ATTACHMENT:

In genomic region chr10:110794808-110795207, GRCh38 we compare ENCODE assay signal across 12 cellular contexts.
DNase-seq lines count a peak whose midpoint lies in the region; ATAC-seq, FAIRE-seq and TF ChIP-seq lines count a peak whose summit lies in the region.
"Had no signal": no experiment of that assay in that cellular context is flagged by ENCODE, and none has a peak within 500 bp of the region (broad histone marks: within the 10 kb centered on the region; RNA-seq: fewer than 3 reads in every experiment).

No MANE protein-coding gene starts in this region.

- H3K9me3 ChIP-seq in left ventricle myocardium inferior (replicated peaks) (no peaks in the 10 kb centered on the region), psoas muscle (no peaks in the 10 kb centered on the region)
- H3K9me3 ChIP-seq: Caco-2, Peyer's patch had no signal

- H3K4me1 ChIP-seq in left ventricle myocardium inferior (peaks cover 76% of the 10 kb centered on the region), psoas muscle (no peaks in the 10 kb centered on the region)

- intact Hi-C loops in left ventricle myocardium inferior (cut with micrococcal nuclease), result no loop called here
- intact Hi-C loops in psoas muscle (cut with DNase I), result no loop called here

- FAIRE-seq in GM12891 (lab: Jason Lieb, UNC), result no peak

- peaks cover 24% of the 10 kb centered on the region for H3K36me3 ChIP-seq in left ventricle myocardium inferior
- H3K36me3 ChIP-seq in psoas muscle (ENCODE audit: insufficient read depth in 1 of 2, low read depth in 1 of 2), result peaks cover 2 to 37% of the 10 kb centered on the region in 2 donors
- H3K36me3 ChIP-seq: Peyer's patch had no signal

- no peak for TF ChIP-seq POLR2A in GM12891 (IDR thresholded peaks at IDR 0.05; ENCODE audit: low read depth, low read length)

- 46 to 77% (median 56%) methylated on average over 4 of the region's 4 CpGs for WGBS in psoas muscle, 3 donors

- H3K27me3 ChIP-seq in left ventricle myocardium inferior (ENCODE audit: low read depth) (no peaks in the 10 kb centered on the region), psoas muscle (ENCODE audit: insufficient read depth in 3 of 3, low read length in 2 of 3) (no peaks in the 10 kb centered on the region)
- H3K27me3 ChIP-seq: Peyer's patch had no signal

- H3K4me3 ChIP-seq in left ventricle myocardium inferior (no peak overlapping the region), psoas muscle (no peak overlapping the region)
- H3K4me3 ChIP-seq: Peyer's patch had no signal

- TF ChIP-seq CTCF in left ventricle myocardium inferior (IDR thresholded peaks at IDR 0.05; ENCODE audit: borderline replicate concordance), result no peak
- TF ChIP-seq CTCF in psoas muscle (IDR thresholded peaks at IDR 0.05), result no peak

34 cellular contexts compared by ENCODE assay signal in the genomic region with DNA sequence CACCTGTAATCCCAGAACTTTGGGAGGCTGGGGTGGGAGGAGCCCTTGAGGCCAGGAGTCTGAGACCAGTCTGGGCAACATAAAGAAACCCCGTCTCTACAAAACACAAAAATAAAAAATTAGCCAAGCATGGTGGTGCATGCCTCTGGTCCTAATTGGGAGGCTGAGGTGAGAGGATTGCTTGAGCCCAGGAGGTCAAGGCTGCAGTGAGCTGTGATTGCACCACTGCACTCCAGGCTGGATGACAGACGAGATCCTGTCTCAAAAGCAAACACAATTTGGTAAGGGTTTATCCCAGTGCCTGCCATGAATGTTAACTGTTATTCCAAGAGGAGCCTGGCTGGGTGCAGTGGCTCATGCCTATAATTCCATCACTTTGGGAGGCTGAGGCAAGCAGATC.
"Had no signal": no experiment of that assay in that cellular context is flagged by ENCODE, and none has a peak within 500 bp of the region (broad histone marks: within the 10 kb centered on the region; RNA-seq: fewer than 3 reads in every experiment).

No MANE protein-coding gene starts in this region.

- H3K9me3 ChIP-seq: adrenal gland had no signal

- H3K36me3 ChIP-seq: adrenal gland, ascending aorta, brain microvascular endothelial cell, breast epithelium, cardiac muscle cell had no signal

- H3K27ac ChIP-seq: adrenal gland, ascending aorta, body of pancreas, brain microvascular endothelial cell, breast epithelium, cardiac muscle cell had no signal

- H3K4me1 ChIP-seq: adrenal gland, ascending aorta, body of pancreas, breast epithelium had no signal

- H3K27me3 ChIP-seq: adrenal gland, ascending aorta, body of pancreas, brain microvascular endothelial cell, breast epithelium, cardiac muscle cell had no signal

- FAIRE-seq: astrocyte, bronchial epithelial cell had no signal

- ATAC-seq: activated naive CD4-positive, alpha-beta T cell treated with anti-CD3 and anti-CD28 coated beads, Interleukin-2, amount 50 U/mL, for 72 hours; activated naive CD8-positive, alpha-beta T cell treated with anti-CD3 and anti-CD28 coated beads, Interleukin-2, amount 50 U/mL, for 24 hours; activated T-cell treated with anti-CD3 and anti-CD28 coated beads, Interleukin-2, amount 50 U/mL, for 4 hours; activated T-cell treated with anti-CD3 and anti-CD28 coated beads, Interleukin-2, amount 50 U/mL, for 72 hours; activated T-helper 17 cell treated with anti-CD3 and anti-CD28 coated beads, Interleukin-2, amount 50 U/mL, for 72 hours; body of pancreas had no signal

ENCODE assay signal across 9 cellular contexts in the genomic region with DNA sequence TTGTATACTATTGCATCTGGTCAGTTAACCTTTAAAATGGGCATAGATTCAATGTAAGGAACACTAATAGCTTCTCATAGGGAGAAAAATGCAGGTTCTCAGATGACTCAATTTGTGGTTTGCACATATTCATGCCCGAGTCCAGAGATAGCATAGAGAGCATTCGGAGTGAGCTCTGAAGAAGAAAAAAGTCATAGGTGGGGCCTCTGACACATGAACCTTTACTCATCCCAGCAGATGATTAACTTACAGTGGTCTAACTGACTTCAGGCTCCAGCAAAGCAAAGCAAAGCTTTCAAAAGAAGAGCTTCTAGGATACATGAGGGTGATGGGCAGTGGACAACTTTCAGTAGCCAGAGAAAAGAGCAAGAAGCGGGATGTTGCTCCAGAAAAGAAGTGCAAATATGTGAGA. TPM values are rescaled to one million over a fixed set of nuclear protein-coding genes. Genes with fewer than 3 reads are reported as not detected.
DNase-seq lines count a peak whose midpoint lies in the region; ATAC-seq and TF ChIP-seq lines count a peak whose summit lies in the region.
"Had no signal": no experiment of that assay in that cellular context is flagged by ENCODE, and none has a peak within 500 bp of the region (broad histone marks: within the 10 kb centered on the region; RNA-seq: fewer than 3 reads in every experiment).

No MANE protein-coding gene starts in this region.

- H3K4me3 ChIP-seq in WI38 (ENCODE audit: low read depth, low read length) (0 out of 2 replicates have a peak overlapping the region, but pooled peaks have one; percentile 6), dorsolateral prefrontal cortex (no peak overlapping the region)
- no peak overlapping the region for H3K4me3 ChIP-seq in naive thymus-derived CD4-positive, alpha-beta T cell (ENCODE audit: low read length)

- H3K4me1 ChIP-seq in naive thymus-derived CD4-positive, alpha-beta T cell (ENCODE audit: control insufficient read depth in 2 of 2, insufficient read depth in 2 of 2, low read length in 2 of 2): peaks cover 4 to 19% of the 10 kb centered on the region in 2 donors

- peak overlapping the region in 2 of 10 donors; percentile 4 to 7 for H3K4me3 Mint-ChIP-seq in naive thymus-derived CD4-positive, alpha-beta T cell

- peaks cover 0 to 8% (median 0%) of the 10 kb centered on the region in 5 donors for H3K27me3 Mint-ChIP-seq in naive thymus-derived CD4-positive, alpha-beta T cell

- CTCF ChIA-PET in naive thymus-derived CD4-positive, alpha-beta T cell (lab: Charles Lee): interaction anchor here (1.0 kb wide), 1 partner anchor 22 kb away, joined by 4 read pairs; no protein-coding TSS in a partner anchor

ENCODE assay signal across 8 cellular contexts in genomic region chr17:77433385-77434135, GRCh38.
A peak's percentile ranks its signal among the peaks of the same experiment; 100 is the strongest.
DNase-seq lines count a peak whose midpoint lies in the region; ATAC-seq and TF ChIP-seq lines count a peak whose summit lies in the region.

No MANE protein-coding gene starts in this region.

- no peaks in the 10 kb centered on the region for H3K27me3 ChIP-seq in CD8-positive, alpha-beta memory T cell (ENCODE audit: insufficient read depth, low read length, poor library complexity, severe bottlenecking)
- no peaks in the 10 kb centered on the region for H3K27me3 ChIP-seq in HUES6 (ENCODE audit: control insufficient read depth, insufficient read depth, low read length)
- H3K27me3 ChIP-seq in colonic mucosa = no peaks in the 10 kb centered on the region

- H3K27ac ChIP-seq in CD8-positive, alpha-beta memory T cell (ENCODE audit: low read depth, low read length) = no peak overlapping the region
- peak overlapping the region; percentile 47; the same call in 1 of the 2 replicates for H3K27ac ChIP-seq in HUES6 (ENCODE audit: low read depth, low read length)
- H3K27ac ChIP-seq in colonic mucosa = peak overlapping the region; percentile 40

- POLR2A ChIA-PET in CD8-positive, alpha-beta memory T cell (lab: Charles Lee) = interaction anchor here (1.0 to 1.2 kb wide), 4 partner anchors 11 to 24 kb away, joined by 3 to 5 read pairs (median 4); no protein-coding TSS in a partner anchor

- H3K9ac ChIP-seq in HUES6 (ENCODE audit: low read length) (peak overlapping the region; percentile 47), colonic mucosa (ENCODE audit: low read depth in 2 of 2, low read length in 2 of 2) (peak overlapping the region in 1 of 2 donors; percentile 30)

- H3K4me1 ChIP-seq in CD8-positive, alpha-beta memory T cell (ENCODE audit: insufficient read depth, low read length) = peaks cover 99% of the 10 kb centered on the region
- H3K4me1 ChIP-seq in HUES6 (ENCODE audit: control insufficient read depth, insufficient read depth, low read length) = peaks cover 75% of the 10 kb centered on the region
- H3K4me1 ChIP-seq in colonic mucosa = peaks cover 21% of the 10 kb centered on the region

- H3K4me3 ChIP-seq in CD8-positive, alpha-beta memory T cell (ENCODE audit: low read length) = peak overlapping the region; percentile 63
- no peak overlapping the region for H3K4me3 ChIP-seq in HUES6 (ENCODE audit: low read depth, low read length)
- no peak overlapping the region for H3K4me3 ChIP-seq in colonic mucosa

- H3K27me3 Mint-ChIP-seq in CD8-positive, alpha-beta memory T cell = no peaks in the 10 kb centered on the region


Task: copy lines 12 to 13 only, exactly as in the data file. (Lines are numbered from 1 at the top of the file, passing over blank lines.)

- H3K36me3 ChIP-seq in psoas muscle (ENCODE audit: insufficient read depth in 1 of 2, low read depth in 1 of 2), result peaks cover 2 to 37% of the 10 kb centered on the region in 2 donors
- H3K36me3 ChIP-seq: Peyer's patch had no signal